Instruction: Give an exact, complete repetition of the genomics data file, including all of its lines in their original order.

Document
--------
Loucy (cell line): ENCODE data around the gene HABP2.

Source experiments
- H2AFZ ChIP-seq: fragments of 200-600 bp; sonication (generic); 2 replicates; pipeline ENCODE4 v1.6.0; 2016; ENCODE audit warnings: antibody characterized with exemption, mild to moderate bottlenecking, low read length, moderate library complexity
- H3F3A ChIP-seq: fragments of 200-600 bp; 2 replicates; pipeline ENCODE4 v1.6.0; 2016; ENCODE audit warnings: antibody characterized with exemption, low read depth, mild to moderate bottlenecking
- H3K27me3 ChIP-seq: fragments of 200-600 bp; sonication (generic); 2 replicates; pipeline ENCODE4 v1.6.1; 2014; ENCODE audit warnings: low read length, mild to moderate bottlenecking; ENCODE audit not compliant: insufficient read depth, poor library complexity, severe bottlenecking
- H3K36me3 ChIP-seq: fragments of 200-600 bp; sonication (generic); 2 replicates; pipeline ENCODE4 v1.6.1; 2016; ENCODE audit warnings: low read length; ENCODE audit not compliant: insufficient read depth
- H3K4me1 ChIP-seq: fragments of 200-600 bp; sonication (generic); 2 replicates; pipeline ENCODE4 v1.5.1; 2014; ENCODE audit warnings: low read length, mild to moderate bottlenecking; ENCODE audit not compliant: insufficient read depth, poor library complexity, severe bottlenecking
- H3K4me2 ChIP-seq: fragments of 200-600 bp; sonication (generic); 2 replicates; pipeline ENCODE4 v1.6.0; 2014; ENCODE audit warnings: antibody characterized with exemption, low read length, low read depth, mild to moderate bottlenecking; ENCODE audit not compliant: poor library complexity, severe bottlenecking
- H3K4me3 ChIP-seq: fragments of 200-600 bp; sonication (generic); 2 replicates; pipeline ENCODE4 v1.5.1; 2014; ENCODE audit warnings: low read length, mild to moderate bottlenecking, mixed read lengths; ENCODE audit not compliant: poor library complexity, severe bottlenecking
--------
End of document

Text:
Loucy (cell line): ENCODE data around the gene HABP2.

Source experiments
- H2AFZ ChIP-seq: fragments of 200-600 bp; sonication (generic); 2 replicates; pipeline ENCODE4 v1.6.0; 2016; ENCODE audit warnings: antibody characterized with exemption, mild to moderate bottlenecking, low read length, moderate library complexity
- H3F3A ChIP-seq: fragments of 200-600 bp; 2 replicates; pipeline ENCODE4 v1.6.0; 2016; ENCODE audit warnings: antibody characterized with exemption, low read depth, mild to moderate bottlenecking
- H3K27me3 ChIP-seq: fragments of 200-600 bp; sonication (generic); 2 replicates; pipeline ENCODE4 v1.6.1; 2014; ENCODE audit warnings: low read length, mild to moderate bottlenecking; ENCODE audit not compliant: insufficient read depth, poor library complexity, severe bottlenecking
- H3K36me3 ChIP-seq: fragments of 200-600 bp; sonication (generic); 2 replicates; pipeline ENCODE4 v1.6.1; 2016; ENCODE audit warnings: low read length; ENCODE audit not compliant: insufficient read depth
- H3K4me1 ChIP-seq: fragments of 200-600 bp; sonication (generic); 2 replicates; pipeline ENCODE4 v1.5.1; 2014; ENCODE audit warnings: low read length, mild to moderate bottlenecking; ENCODE audit not compliant: insufficient read depth, poor library complexity, severe bottlenecking
- H3K4me2 ChIP-seq: fragments of 200-600 bp; sonication (generic); 2 replicates; pipeline ENCODE4 v1.6.0; 2014; ENCODE audit warnings: antibody characterized with exemption, low read length, low read depth, mild to moderate bottlenecking; ENCODE audit not compliant: poor library complexity, severe bottlenecking
- H3K4me3 ChIP-seq: fragments of 200-600 bp; sonication (generic); 2 replicates; pipeline ENCODE4 v1.5.1; 2014; ENCODE audit warnings: low read length, mild to moderate bottlenecking, mixed read lengths; ENCODE audit not compliant: poor library complexity, severe bottlenecking